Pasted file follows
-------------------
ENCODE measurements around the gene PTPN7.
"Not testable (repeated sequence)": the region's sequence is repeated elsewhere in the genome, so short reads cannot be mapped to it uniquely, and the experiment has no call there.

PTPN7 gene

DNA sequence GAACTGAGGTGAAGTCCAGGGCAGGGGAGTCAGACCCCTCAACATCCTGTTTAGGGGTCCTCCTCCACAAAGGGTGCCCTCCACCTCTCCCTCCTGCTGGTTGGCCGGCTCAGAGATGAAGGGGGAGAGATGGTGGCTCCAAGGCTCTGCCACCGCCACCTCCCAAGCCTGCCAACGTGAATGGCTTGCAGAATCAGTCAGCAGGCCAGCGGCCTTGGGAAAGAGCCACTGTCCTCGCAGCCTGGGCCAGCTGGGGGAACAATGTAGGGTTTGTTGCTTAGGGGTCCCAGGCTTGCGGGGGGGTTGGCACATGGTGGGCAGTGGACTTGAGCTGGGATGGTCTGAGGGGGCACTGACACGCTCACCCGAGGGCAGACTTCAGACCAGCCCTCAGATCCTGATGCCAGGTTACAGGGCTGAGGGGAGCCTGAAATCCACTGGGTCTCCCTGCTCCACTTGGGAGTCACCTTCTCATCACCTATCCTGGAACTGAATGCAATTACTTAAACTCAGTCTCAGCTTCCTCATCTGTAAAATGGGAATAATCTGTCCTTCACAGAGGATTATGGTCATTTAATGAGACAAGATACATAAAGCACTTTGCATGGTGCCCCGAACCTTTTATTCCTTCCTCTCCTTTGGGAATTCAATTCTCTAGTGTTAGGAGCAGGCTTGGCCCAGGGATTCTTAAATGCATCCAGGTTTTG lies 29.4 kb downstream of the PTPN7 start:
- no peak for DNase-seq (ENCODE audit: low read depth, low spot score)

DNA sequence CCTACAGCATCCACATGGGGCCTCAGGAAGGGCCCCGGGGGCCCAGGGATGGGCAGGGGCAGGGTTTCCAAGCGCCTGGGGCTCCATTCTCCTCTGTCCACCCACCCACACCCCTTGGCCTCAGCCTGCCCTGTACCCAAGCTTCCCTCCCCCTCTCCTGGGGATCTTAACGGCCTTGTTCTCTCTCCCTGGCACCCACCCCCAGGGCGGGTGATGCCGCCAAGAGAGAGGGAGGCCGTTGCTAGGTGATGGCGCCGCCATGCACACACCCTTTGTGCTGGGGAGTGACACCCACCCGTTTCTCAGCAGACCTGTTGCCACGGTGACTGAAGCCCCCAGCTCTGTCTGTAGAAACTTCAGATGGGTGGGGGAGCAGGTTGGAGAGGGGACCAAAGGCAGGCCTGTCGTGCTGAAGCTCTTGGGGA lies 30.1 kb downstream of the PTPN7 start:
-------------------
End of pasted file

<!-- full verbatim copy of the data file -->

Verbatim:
ENCODE measurements around the gene PTPN7.
"Not testable (repeated sequence)": the region's sequence is repeated elsewhere in the genome, so short reads cannot be mapped to it uniquely, and the experiment has no call there.

PTPN7 gene

DNA sequence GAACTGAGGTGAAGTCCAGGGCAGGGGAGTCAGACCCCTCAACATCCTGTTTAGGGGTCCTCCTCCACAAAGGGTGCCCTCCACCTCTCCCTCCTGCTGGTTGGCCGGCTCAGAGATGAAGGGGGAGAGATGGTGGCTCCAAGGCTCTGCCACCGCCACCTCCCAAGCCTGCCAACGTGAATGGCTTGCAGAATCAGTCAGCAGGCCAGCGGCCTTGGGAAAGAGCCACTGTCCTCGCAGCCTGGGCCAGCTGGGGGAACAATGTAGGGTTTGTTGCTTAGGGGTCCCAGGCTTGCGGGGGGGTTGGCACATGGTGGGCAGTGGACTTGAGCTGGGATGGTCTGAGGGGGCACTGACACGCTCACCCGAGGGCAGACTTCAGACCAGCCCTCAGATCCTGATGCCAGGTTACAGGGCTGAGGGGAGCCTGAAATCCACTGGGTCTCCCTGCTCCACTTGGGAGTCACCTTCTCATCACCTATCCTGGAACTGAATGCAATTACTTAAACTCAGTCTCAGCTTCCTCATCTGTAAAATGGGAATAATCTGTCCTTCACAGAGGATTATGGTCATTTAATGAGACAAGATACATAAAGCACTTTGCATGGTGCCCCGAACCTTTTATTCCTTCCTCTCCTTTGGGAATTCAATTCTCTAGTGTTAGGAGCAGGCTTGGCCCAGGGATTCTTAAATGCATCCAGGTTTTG lies 29.4 kb downstream of the PTPN7 start:
- no peak for DNase-seq (ENCODE audit: low read depth, low spot score)

DNA sequence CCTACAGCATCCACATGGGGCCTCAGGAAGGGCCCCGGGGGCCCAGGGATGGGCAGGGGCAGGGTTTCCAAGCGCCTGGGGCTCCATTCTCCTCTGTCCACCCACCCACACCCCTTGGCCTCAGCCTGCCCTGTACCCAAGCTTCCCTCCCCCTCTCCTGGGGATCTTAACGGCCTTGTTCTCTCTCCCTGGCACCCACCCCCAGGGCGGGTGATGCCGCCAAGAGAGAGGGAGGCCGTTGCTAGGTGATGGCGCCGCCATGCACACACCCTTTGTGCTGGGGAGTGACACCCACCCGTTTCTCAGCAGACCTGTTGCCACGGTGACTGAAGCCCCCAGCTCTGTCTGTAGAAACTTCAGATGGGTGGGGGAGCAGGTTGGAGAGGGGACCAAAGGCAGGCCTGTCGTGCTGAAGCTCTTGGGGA lies 30.1 kb downstream of the PTPN7 start: